Think Vaping is Harmless? Think Again.
What you need to know about E-cigs and Vaping
Tobacco companies are targeting kids with flavored products and it’s working. Twenty-one percent of North Dakota kids are now vaping or juuling, and these products contain dangerous levels of nicotine.
What kids don’t know, is what nicotine really is — an addictive drug that affects brain development and can lead to other tobacco use. In fact, the Centers for Disease Control and Prevention reported that 99 percent of e-cigarettes sold in U.S. convenience stores, supermarkets and similar outlets contained nicotine.
The younger the developing brain is exposed to nicotine, the stronger and more rapid the addiction. The earlier someone becomes addicted, the harder it is to quit.
The rapid rise in the use of e-cigarettes and vaping products caused the U.S. Surgeon General to issue a rare public health advisory calling for more restrictions to battle this issue.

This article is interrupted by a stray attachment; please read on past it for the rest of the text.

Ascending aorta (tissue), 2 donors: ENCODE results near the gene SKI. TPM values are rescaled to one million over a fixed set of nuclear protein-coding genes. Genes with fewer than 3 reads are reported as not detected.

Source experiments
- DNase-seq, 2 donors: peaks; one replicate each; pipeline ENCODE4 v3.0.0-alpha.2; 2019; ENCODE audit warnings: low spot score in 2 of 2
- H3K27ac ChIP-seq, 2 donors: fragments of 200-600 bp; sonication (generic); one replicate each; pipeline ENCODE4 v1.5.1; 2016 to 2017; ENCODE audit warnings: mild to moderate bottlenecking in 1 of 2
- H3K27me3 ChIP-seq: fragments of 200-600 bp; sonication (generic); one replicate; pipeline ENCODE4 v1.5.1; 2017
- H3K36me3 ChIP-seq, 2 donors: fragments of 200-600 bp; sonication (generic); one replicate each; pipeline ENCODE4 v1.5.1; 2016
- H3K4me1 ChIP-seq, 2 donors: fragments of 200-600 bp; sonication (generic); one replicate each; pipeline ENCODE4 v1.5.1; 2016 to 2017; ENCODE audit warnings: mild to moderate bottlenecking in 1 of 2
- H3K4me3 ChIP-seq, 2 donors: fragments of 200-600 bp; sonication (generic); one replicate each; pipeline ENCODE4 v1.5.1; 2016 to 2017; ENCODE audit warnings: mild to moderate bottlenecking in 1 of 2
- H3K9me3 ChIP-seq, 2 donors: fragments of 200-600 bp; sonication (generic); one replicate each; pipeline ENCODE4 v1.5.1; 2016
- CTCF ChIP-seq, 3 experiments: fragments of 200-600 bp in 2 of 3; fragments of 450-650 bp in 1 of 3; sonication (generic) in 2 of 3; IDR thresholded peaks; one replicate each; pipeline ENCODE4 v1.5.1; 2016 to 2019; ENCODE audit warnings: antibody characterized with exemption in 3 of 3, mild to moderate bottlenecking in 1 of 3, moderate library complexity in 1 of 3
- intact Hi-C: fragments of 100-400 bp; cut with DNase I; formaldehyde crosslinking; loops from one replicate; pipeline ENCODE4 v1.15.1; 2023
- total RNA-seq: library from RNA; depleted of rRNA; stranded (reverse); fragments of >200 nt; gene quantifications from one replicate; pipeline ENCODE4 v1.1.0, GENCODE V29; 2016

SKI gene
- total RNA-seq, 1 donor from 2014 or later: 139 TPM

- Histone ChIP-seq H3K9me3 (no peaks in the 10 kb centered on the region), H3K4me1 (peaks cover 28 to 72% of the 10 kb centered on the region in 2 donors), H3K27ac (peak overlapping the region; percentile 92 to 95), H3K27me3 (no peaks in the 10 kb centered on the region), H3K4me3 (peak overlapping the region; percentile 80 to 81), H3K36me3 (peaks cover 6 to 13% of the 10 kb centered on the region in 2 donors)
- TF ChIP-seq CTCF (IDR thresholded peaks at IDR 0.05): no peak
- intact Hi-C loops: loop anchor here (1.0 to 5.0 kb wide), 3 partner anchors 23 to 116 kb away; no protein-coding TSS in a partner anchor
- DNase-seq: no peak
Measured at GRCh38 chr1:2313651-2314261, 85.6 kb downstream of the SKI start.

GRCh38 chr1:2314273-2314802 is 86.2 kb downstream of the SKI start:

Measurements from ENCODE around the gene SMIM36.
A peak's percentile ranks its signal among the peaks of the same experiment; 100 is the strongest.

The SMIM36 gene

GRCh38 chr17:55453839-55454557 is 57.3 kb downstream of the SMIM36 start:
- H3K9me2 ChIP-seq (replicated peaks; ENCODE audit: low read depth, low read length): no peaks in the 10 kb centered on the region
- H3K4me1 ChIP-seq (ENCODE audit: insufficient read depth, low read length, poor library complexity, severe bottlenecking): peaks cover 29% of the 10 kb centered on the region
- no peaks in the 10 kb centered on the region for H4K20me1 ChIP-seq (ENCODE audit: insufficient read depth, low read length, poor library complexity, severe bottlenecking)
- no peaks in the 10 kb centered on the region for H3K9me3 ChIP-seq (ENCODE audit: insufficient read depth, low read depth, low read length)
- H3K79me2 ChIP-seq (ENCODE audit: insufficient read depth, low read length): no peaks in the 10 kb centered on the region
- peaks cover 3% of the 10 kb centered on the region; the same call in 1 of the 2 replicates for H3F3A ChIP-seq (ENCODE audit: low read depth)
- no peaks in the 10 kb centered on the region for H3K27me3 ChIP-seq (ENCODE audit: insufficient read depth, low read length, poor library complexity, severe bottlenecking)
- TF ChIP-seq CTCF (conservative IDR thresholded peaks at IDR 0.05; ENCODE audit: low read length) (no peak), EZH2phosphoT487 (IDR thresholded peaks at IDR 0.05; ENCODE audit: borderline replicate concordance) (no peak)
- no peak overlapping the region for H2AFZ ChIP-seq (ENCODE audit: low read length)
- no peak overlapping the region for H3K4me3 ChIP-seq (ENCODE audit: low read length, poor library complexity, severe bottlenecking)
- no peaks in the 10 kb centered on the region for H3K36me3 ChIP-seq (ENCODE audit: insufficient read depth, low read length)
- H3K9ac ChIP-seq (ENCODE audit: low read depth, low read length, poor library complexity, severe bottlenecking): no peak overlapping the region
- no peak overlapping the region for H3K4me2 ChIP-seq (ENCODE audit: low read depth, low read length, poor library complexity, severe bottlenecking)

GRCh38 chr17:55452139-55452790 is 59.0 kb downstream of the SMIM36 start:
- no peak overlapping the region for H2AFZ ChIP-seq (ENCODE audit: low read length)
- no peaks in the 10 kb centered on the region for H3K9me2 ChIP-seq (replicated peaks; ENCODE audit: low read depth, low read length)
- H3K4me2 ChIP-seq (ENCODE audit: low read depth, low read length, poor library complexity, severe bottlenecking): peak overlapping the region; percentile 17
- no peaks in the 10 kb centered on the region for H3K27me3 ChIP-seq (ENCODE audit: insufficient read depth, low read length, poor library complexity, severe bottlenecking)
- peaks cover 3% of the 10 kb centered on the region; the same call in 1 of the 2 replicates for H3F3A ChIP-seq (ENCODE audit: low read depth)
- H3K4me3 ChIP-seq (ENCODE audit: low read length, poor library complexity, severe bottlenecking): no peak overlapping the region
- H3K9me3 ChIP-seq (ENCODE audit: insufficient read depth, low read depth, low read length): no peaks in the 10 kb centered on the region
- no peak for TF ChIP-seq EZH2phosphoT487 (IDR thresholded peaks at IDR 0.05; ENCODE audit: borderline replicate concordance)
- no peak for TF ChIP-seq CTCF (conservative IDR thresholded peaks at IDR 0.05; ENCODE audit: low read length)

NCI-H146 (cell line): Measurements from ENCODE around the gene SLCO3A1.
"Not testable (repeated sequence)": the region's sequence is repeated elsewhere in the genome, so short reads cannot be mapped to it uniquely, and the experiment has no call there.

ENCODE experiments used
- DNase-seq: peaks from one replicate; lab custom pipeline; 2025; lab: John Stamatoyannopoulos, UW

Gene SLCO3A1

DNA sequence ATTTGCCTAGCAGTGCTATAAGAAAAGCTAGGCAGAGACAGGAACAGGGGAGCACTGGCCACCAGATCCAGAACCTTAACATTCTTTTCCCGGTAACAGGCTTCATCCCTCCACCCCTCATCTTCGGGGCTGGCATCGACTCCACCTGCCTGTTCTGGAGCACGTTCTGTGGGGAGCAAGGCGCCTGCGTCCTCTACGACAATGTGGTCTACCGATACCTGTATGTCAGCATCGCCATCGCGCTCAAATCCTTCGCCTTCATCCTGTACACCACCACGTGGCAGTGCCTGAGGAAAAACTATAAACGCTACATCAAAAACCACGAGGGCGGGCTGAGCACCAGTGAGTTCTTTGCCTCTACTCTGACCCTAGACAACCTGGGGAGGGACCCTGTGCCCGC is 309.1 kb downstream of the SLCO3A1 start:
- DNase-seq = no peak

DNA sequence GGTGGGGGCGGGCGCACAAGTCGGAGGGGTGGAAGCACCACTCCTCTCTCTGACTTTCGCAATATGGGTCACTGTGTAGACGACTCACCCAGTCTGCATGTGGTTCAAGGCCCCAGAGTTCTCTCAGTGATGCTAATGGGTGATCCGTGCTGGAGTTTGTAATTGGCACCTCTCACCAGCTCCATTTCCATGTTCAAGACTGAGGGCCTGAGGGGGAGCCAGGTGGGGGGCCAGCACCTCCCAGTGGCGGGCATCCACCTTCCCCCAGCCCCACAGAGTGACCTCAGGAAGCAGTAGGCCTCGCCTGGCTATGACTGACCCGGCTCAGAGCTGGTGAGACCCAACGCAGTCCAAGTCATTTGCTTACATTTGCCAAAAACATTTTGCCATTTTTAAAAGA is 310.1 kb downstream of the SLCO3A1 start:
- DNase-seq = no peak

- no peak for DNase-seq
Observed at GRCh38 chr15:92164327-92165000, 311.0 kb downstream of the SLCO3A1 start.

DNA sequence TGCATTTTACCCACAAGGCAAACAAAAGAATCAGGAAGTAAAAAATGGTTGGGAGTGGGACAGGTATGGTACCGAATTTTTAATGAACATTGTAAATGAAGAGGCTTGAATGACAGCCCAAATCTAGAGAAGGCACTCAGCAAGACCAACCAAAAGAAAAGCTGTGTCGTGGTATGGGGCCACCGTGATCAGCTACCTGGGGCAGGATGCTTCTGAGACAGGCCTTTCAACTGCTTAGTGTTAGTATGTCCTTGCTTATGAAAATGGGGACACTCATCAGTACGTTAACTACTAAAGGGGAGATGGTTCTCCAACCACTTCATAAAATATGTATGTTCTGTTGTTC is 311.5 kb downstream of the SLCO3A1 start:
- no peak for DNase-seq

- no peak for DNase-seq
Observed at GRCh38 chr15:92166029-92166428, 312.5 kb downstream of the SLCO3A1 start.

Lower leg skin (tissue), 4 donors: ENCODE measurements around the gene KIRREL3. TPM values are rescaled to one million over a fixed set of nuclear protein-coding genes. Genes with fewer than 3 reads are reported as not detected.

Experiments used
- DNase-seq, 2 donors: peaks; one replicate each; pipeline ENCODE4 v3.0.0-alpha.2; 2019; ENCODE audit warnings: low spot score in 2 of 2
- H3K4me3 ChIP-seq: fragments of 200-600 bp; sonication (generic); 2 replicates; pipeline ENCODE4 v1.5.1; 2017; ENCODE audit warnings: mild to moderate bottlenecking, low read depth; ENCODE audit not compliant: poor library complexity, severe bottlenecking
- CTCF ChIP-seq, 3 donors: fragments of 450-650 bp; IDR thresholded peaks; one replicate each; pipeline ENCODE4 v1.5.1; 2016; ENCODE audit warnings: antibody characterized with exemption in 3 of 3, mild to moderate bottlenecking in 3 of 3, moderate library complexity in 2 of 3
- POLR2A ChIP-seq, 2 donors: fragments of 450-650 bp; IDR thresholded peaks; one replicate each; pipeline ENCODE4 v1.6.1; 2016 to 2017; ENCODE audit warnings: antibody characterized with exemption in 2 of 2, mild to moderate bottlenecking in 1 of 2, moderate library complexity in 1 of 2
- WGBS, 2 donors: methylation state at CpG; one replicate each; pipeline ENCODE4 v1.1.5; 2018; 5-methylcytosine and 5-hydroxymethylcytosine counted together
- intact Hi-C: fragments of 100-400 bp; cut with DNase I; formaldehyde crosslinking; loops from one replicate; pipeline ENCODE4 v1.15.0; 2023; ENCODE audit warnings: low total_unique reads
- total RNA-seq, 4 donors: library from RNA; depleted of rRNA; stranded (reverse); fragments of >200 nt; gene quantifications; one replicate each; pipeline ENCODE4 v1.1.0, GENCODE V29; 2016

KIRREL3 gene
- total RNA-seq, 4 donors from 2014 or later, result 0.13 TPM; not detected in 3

What is vaping?
The term ‘vaping’ is used because e-cigarettes do not produce tobacco smoke, but rather an aerosol, often mistaken for water vapor, that actually consists of fine particles. Many of these particles contain varying amounts of toxic chemicals, which have been linked to cancer, as well as respiratory and heart disease.
- A Juul pod contains 59 mg of nicotine per ml (0.7 ml volume) = 200 puffs
- A pack of cigarettes contains 8 – 20 mg of nicotine = 200 puffs
- Juuls have about 2.5 times as much nicotine as high-nicotine cigarettes
Is ‘Juuling’ safe?
Here are some of the known ingredients of E-cigarettes:
- Diacetyl (linked to “popcorn lung” or bronchiolitis obliterans)
- Heavy metals (including nickel, tin, chromium and lead)
- Volatile organic compounds
- Ultrafine particles that can be inhaled deeply in the lungs
Find out more about what you can do to educate others on e-cigarettes and vaping.